OpenBoot 3.x Command Reference Manual

The Stack Diagram

To aid understanding, conventional coding style requires that a stack diagram of the form ( -- ) appear on the first line of every definition of a Forth word. The stack diagram specifies what the execution of the word does to the stack.

Entries to the left of -- represent those stack items that the word removes from the stack and uses during its operation. The right-most of these items is on top of the stack, with any preceding items beneath it. In other words, arguments are pushed onto the stack in left to right order, leaving the most recent one (the right-most one in the diagram) on the top.

Entries to the right of -- represent those stack items that the word leaves on the stack after it finishes execution. Again, the right-most item is on top of the stack, with any preceding items beneath it.

For example, a stack diagram for the word + is:

( nu1 nu2 -- sum )

Therefore, + removes two numbers (nu1 and nu2) from the stack and leaves their sum (sum) on the stack. As a second example, a stack diagram for the word. is:

( nu -- )

The word . removes the number on the top of the stack (nu) and displays it.

Words that have no effect on the contents of the stack (such as showstack or decimal), have a ( -- ) stack diagram.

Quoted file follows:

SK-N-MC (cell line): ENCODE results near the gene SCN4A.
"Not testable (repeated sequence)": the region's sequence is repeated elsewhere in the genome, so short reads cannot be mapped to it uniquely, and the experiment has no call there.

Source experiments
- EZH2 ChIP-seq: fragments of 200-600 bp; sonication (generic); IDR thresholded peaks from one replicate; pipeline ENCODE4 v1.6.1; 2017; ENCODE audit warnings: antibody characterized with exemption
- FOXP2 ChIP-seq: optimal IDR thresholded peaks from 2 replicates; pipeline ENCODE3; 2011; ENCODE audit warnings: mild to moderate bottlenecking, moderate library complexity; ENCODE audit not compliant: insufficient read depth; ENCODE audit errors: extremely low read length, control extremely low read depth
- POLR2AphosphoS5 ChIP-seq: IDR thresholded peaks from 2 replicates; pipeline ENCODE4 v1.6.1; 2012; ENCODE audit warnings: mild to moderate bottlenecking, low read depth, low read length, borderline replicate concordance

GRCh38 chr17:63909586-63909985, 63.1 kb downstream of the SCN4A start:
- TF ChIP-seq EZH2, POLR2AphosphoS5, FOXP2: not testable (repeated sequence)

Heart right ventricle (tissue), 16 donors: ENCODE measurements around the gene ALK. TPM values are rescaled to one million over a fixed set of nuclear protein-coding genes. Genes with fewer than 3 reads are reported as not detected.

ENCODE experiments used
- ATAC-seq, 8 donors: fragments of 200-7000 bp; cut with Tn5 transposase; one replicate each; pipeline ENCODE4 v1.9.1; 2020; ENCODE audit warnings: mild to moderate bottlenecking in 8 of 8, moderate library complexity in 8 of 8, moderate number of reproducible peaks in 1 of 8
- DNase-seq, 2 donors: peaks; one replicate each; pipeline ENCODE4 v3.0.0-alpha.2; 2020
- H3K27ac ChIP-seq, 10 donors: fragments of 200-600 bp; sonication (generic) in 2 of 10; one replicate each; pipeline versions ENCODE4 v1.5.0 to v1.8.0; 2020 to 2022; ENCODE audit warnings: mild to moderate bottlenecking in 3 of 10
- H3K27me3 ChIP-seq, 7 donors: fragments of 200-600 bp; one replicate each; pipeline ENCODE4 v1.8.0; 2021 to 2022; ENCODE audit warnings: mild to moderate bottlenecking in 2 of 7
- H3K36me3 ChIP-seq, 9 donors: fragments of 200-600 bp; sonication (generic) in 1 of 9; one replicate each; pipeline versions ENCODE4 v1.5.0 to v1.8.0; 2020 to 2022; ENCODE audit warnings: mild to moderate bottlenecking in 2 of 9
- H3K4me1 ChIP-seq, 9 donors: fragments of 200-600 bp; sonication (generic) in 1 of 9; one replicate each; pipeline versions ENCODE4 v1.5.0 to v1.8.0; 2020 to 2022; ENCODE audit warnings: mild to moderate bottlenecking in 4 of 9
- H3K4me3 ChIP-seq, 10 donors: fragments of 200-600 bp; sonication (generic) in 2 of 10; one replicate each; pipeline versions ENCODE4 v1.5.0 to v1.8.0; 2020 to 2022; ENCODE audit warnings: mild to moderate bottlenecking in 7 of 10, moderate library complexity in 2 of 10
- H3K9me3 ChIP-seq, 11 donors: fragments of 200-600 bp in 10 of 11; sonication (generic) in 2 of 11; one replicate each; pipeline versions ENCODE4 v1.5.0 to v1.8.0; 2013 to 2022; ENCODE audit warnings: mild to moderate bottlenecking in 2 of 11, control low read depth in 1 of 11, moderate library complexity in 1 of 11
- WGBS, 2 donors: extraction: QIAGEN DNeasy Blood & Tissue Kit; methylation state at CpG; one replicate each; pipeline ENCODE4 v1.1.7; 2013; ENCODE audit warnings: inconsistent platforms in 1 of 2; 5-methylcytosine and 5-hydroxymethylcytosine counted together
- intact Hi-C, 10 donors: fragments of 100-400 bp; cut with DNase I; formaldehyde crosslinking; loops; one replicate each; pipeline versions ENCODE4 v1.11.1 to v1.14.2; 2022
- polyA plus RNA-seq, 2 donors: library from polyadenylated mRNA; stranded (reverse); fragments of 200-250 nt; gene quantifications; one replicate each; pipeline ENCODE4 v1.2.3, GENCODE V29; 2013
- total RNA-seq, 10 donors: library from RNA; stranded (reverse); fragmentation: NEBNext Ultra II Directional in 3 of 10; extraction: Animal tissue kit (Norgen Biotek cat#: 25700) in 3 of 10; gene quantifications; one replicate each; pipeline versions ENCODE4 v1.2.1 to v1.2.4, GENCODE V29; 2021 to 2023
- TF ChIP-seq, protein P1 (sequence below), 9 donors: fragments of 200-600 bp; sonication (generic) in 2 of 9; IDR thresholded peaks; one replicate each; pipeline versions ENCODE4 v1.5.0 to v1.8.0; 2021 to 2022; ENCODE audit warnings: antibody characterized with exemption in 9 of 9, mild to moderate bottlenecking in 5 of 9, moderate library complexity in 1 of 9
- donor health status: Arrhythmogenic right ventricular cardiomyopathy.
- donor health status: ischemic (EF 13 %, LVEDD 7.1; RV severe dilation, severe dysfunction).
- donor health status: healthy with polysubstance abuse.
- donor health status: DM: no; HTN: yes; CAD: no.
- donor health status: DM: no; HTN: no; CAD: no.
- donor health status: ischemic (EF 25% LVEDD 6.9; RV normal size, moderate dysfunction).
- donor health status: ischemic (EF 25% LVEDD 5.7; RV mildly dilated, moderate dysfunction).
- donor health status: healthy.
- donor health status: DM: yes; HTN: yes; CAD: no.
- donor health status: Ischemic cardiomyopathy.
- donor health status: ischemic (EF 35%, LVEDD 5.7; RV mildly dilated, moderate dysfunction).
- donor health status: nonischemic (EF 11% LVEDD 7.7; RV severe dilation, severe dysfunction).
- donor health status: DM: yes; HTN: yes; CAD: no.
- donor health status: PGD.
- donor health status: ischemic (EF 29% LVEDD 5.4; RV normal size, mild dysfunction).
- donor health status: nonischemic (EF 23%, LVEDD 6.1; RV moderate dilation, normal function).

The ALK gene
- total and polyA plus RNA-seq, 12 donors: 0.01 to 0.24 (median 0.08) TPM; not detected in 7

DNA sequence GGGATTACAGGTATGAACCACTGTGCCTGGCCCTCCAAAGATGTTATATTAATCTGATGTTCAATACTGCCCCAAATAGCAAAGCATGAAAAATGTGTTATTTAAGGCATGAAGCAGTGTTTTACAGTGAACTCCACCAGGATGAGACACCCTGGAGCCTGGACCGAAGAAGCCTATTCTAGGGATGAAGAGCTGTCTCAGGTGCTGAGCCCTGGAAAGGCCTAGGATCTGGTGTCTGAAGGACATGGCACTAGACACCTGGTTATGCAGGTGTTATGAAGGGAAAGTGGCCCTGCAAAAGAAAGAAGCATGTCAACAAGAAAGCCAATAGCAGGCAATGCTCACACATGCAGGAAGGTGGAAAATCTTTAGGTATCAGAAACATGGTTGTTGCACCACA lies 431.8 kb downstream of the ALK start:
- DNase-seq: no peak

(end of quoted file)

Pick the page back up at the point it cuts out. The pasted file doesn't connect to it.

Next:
Occasionally, a word will require another word or other text immediately following it on the command line. The word see, used in the form:

see thisword

is such an example.

Stack items are generally written using descriptive names to help clarify correct usage. See Table 4-2 for stack item abbreviations used in this manual.

Table 4-2 Stack Item Notation




Alternate stack results shown with space, e.g. ( input -- addr len false | result true ).


Unknown stack item(s). 


Unknown stack item(s). If used on both sides of a stack comment, means the same stack items are present on both sides. 

< > <space>

Space delimiter. Leading spaces are ignored. 


Variable-aligned address. 


Memory address (generally a virtual address). 

addr len

Address and length for memory region 

byte bxxx

8-bit value (low order byte in a cell). 


7-bit value (low order byte in a cell, high bit of low order byte unspecified). 






Count or length. 


Double (extended-precision) numbers. 2 cells, most significant cell on top of stack. 


End-of-line delimiter. 


0 (false flag). 

n n1 n2 n3

Normal signed, one-cell values. 

nu nu1

Signed or unsigned one-cell values. 


Zero stack items. 

o o1 o2 oct1 oct2

Octlet (64 bit signed value). 


Octlet (64-bit ) aligned address. 


An eight-byte quantity. 


Physical address (actual hardware address). 

phys.lo phys.hi

Lower / upper cell of physical address. 


Packed string. 

quad qxxx

Quadlet (32-bit value, low order four bytes in a cell). 


Quadlet (32-bit) aligned address. 


-1 (true flag). 


Unsigned positive, one-cell values. 


Virtual address (address used by software). 


Doublet (16-bit) aligned address. 

word wxxx

Doublet (16-bit value, low order two bytes in a cell). 

x x1

Arbitrary, one cell stack item. 

x.lo x.hi

Low/high significant bits of a data item. 


Execution token. 


Flag. Name indicates usage (e.g. done? ok? error?).

xyz-str xyz-len

Address and length for unpacked string. 


Control-flow stack items, implementation-dependent. 

( C: -- )

Compilation stack diagram. 

( -- )( E: -- )

Execution stack diagram. 

( R: -- )

Return stack diagram.